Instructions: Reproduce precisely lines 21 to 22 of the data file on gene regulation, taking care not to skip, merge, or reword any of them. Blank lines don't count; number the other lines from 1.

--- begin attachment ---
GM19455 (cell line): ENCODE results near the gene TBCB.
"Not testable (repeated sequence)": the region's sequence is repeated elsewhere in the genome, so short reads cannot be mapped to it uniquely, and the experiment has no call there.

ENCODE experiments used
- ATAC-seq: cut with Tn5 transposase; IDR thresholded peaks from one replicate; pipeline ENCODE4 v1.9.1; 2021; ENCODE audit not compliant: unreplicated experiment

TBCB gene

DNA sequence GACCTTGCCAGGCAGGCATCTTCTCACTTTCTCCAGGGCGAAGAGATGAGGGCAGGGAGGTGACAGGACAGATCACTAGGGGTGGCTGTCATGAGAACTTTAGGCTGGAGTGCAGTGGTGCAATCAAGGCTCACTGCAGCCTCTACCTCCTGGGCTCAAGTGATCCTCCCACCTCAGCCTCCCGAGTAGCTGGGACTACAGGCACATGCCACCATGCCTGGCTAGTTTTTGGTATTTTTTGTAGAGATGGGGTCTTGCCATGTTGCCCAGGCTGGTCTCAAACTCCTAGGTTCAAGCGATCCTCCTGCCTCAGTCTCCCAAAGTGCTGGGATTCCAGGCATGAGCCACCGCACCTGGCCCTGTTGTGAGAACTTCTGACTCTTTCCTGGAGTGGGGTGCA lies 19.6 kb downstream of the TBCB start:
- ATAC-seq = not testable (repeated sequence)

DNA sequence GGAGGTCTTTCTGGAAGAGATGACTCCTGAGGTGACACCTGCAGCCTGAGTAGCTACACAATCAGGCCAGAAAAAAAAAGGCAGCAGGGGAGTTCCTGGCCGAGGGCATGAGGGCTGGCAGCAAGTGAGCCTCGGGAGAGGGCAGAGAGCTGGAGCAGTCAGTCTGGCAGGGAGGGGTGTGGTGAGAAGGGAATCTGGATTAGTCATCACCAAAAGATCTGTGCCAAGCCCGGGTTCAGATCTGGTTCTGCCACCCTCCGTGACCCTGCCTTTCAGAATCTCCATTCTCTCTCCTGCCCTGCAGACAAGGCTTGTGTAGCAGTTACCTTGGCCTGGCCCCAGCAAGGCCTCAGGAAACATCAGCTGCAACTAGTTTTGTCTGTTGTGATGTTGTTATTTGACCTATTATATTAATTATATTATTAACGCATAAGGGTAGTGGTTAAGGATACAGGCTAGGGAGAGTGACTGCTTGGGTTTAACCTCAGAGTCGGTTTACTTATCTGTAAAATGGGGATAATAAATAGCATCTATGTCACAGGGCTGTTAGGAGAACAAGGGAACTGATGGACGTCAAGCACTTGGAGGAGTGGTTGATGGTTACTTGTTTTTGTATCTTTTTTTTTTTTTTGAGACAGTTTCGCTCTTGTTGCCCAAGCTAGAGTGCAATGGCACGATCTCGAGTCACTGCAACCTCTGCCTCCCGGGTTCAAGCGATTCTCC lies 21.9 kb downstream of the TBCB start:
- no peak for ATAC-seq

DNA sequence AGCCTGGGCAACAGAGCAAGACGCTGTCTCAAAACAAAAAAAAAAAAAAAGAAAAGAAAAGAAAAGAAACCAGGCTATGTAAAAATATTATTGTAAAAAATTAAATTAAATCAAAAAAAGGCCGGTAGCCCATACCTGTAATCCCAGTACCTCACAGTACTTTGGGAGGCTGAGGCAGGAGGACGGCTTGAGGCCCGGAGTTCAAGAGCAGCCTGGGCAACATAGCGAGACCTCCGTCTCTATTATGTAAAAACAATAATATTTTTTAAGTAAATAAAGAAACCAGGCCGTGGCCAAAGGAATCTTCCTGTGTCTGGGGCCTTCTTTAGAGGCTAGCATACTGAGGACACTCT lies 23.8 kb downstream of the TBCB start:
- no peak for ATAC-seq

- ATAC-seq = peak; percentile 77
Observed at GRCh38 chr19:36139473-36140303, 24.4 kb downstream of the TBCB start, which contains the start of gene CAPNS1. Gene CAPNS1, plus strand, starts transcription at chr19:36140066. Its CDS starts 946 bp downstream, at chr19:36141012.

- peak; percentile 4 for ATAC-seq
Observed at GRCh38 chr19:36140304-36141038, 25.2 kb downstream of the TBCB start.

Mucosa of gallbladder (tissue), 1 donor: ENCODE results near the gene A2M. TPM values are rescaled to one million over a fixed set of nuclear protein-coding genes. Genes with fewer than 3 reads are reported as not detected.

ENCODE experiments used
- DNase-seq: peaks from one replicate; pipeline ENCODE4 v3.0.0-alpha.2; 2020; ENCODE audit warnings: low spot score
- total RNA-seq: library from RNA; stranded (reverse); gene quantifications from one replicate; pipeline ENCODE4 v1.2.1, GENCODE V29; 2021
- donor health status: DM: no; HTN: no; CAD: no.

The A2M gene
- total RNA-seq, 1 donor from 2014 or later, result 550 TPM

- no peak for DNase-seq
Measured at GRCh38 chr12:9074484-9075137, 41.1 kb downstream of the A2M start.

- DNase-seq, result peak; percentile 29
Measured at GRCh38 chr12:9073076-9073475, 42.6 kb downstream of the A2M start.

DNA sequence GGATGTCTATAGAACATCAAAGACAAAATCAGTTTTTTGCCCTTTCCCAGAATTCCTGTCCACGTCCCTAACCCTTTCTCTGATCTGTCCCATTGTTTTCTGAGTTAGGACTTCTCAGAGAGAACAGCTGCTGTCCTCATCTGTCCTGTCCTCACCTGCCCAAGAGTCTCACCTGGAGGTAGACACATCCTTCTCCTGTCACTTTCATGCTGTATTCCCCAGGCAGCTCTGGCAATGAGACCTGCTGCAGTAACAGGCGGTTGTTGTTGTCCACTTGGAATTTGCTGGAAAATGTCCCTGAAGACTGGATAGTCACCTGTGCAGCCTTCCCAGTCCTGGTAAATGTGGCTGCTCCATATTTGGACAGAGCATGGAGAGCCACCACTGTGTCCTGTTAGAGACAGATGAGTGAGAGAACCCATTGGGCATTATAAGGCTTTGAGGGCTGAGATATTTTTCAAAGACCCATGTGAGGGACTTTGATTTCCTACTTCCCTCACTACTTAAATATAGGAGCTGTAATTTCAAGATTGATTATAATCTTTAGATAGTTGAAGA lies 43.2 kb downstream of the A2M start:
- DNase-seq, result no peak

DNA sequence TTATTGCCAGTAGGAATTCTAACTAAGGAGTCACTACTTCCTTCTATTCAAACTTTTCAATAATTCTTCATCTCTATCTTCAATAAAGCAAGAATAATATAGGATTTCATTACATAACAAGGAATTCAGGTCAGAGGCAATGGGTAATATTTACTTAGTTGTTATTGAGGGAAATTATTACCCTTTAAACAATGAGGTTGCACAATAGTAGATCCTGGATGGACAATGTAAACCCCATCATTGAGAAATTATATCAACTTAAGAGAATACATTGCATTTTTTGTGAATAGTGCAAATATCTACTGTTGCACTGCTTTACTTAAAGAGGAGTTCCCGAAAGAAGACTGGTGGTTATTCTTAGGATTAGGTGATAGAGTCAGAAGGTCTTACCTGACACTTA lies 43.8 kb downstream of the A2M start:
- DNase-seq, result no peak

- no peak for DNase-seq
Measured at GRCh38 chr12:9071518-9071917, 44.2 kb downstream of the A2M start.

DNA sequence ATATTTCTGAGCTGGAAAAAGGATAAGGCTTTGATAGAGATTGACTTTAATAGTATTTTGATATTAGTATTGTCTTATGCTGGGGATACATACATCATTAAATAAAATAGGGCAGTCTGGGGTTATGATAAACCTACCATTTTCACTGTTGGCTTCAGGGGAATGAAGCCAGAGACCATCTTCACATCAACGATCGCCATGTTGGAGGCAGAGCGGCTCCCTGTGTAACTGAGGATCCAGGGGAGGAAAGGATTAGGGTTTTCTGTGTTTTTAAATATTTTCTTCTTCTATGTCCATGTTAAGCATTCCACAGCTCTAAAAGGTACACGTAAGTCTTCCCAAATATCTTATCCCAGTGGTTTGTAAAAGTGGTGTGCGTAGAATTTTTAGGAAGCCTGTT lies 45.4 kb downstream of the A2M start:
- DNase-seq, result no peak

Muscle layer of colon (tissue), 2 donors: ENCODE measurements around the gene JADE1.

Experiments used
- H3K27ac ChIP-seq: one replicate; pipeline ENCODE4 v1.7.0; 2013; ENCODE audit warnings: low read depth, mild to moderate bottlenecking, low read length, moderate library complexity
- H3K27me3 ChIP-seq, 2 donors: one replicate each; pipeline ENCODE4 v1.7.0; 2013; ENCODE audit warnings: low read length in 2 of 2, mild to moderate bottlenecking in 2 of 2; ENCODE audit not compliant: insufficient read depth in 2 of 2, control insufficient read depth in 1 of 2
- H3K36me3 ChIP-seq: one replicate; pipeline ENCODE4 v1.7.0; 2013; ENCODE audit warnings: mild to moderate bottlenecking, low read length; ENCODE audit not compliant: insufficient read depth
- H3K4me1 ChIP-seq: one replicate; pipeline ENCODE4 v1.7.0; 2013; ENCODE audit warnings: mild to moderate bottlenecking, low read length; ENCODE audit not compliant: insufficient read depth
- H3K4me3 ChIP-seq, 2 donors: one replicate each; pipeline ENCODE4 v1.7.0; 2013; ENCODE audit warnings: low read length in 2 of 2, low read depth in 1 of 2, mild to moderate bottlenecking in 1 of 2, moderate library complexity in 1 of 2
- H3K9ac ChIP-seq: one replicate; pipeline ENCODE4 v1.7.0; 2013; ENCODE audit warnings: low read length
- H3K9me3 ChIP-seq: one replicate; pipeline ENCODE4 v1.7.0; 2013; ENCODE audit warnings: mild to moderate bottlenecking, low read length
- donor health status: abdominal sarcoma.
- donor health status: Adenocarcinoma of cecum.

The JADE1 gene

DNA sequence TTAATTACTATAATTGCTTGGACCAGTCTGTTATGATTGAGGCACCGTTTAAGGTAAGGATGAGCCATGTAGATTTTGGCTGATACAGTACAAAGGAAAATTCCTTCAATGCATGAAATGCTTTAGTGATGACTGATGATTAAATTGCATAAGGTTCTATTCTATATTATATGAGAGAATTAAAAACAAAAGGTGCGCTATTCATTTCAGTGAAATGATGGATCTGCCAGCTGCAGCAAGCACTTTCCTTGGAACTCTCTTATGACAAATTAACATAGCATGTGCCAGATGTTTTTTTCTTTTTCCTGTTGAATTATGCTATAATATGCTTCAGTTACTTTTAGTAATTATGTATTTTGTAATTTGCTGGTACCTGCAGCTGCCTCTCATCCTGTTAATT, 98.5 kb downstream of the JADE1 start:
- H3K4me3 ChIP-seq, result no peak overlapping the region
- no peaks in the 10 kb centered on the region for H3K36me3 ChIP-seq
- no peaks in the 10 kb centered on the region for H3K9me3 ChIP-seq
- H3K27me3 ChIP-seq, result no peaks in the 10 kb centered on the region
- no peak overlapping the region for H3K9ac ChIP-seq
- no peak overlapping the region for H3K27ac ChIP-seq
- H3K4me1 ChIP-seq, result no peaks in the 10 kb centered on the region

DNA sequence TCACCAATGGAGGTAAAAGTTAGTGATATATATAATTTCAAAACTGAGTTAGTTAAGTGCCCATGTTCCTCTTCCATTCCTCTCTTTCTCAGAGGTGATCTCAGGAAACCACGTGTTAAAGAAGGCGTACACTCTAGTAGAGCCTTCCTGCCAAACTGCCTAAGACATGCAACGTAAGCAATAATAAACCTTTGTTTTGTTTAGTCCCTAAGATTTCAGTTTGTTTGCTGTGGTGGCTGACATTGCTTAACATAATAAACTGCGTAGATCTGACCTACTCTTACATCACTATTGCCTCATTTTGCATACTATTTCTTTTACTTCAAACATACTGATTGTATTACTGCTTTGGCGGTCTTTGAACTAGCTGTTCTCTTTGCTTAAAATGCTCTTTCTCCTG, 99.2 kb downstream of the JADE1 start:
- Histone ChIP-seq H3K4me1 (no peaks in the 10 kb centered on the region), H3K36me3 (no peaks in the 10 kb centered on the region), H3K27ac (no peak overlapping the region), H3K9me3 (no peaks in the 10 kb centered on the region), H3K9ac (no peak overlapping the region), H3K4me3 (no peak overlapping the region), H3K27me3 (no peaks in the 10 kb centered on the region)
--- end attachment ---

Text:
The A2M gene
- total RNA-seq, 1 donor from 2014 or later, result 550 TPM